Why do my teeth hurt?

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There are many reasons why your teeth hurt, and the discomfort can be both distracting and uncomfortable.

Regardless of whether you are suddenly experiencing pain in your teeth or have had the pain for some time, it’s important to address the problem so you can move forward in a pain-free way. Pinpointing the cause of your tooth pain can give you comfort knowing that there will be an end to your suffering and help you gain some relief.

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Below are some possible reasons why your teeth hurt as well as some ways to relieve the pain you are experiencing.

Tooth pain causes

Sinus pressure

It is possible to have tooth pain because of sinus pressure, also called sinusitis, building up in the maxillary sinuses located in the cheekbones. Sinus cavities often become inflamed due to a virus or bacteria. In fact, the Centers for Disease Control¹ finds that viruses cause nine out of 10 sinus infections, with bacteria causing one in 10 sinus infections. 

A virus might manifest as a cold or the flu, so on top of other symptoms you’re experiencing, you may also have seemingly unexplainable pain in your teeth.

A sinus toothache² may occur when fluid becomes trapped in the sinus cavities and leads to additional pressure, which may cause your teeth to hurt.

If you are looking for teeth pain relief because your sinuses have pressure building up, you can skip the doctor. Most sinus pressure resolves itself over time, but for quicker relief, over-the-counter medications such as nasal decongestants may help. 

If you have been able to relieve your sinus pressure but the tooth pain remains, it’s time to consider a trip to the dentist. 

Tooth pain and extreme heat or cold

If you have sensitive teeth, you might experience that sensitivity deeply when having hot or cold foods or beverages. Extreme temperatures can make sensitive teeth hurt.

Thankfully, removing the cause of the pain is relatively easy in this case. Avoiding food and drink that is either too hot or too cold can keep your sensitive teeth from experiencing tooth pain. 

However, it is important to address your problem with sensitive teeth at your next appointment, as it could be a sign of a bigger problem, such as a cavity or chipped tooth that has exposed tooth root.

Dry mouth

Many things can cause the condition, known as xerostomia, or dry mouth³, such as medications like painkillers and decongestants. Some people are also predisposed to dry mouth or experience it more as a side effect of aging. 

While dry mouth itself may not directly cause tooth pain, it can contribute to tooth decay which may cause your teeth to hurt. A dentist can examine your mouth and recommend ways to add moisture back to your mouth, such as through oral rinses. Combating dry mouth can prevent tooth decay and in turn keep away tooth pain. 

Side effects of quitting smoking

If you have decided to quit smoking, you’re on your way to improving your health. However, you still have to undo the damage that’s already been done. Smoking damages not only your lungs and throat, but can lead to several oral health problems such as: 

  • Gum inflammation

  • Tooth discoloration

  • Tooth decay

  • Oral infections such as periodontitis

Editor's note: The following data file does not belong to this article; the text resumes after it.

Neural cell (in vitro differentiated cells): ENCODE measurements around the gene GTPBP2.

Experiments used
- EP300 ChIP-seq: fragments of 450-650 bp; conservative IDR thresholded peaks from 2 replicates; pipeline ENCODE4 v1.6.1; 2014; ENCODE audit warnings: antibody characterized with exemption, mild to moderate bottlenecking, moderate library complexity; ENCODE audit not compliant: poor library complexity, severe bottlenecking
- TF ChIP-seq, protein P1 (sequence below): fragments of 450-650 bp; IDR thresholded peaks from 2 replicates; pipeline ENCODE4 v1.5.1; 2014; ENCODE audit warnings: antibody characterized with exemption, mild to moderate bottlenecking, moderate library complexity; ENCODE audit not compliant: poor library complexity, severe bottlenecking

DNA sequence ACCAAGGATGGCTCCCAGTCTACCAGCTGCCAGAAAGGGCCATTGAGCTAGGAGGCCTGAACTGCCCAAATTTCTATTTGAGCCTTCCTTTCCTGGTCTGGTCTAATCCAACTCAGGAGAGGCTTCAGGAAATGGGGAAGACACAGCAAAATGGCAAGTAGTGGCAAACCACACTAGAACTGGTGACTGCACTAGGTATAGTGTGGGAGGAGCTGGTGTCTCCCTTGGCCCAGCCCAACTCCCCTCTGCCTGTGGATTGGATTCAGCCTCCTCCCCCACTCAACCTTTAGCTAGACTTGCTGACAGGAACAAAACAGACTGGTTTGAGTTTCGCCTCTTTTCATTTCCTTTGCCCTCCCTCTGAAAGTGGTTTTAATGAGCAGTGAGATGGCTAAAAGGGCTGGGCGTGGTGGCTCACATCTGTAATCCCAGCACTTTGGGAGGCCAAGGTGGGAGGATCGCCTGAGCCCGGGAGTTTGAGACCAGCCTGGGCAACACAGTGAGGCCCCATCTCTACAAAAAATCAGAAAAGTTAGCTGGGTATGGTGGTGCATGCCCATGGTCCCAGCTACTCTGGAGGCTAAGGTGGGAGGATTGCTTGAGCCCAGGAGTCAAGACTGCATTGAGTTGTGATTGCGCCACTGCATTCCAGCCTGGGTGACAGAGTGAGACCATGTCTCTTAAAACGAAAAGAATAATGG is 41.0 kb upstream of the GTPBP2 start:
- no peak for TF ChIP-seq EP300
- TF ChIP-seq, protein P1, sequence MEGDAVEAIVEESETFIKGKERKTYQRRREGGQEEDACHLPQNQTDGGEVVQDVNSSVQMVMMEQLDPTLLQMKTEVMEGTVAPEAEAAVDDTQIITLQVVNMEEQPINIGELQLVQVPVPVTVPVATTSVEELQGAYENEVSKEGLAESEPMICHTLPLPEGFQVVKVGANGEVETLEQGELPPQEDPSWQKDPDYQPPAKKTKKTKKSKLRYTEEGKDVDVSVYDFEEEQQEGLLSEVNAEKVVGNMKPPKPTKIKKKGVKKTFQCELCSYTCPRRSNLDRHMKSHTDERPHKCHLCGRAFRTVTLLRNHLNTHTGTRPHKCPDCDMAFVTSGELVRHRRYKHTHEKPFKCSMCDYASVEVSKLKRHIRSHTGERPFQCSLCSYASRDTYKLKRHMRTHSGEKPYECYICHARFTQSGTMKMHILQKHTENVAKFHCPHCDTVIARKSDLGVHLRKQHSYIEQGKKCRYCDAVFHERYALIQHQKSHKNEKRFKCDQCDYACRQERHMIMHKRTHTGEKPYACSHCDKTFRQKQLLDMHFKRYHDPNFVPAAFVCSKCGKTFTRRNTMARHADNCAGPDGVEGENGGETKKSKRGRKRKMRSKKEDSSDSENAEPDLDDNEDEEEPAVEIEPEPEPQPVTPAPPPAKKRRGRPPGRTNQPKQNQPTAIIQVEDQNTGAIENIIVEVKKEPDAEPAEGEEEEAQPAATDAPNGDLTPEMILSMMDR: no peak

Some of these oral health problems, such as tooth sensitivity, may lead to tooth pain. Your dentist may have recommendations to help relieve the pain as you continue your journey towards a smoke-free lifestyle.  

Presence of infection

If you have developed an oral infection, your teeth may hurt due to inflamed gums, sensitivity from exposed tooth root, or an abscess, which is typically described as a pocket of pus due to a bacterial infection that has built up.

Aside from your teeth hurting, there are several other signs of infection⁴ to be aware of, such as swelling and sensitivity from pressure while chewing or biting into food. You might even experience problems not always considered as related to a tooth infection, like developing a fever or swelling in your lymph nodes.

Your dentist may have recommendations for treating infection and relieving your tooth pain, so be sure to schedule an appointment to get a proper diagnosis and start treatment right away. Failing to take care of a painful tooth problem could result in more costly measures down the root, such as a root canal.

How dental insurance helps with tooth pain

If your teeth hurt, there are a number of possible causes. Some are easier to treat than others, and some causes of tooth pain are easier to treat on your own, such as relieving sinus pressure through over-the-counter medications. Unfortunately, some things that cause tooth pain are quite serious, such as an infection in the tooth, gums, or jaw.

An important first step is to see a dentist to determine what is wrong and begin to take measures. Dental insurance plays an important role when it comes to maintaining your oral health. If you have a problem like chronic tooth pain and cannot wait until your next checkup to see your dentist, insurance can help reduce the cost of the additional visit.

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  1. https://www.cdc.gov/antibiotic-use/community/for-patients/common-illnesses/sinus-infection.html (Last accessed December 2019)

  2. https://www.colgate.com/en-us/oral-health/life-stages/adult-oral-care/how-long-does-a-sinus-toothache-last-- (Last accessed December 2019)

  3. https://www.mouthhealthy.org/en/az-topics/d/dry-mouth (Last accessed December 2019)

  4. https://www.mayoclinic.org/diseases-conditions/tooth-abscess/symptoms-causes/syc-20350901 (Last accessed December 2019)